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    (Original post by ThatWasHard!)
    essentially:

    Haemoglobin gives up oxygen more readily at higher partial pressures of carbon dioxide. This means more oxygen is delivered to cells during activity (the respiring cells releases CO2 which raises the partial pressure of carbon dioxide, increasing the rate of oxygen unloading. Most of the CO2 from respiring tissues diffuses into red blood cells and is converted into carbonic acid by the enzyme carbonic anhydrase. The rest (about 10%) of CO2 binds directly to haemoglobin and is carried in the lungs. The carbonic acid splits up to give hydrogen ions and hydrogencarbonate ions. This increase in hydrogen ions causes oxyhaemoglobin to unload its oxygen so that haemoglobin can take up the H+ ions. This forms a compounds called haemoglobinic acid. This process also stops the H+ from increases the cell's acidity. The hydrogencarbonate ions diffuse out of the red blood cells and are transported in the blood plasma. When the blood reaches the lungs, the low partial pressure of carbon dioxide causes the hydrogencarbonate ions and H+ ions to recombine into CO2. The CO2 then diffuses into the alveoli and is breathed out.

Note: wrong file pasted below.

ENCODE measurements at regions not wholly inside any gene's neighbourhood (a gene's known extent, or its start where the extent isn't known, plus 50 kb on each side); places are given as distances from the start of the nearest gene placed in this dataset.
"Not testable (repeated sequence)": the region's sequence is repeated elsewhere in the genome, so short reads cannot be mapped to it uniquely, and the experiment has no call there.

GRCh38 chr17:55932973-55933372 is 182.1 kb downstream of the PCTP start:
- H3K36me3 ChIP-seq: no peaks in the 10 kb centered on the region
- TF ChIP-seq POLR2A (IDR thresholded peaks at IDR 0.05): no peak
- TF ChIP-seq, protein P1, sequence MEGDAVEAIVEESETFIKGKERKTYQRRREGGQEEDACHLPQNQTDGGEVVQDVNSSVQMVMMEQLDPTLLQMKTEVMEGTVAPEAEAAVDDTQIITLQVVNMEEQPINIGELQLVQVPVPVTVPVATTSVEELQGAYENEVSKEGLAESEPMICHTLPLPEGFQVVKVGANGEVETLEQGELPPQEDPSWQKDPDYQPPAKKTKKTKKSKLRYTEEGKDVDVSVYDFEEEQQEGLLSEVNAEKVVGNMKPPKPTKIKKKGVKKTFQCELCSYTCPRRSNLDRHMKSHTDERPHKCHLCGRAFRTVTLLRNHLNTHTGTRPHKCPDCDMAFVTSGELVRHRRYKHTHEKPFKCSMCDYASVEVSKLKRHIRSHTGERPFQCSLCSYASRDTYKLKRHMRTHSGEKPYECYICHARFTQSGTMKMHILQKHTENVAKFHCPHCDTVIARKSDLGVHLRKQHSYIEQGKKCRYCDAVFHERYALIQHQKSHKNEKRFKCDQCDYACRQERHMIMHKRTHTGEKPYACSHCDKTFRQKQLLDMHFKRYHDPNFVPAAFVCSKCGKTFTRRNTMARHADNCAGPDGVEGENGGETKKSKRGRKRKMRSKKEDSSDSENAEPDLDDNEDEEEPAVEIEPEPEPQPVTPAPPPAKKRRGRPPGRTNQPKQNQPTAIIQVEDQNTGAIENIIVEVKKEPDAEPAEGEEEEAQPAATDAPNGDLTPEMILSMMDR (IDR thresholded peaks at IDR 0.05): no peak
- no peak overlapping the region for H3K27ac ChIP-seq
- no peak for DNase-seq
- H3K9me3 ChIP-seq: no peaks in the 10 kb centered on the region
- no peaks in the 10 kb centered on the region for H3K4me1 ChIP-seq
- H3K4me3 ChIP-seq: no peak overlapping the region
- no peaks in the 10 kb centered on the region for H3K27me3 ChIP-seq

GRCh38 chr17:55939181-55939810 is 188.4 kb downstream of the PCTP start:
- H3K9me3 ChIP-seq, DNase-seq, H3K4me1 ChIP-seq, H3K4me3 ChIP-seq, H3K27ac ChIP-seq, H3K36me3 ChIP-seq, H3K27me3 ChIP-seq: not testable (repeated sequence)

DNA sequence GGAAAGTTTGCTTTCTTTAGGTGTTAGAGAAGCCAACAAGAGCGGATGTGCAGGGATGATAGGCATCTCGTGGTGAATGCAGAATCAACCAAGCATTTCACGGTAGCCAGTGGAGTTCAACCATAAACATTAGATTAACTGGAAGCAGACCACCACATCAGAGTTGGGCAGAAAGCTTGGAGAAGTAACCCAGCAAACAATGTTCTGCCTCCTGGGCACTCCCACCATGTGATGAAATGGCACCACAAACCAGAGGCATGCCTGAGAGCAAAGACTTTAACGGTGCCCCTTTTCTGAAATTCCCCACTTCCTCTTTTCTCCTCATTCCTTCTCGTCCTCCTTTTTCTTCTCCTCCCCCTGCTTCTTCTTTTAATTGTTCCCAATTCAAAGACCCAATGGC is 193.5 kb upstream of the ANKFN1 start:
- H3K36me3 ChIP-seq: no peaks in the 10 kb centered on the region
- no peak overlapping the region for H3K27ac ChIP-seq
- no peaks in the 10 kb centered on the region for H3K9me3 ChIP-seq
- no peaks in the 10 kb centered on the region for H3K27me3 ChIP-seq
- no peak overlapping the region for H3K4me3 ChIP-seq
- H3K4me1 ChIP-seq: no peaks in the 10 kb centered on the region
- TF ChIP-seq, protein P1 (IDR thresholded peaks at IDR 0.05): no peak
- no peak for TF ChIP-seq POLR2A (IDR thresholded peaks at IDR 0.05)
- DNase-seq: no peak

ah ok thank you!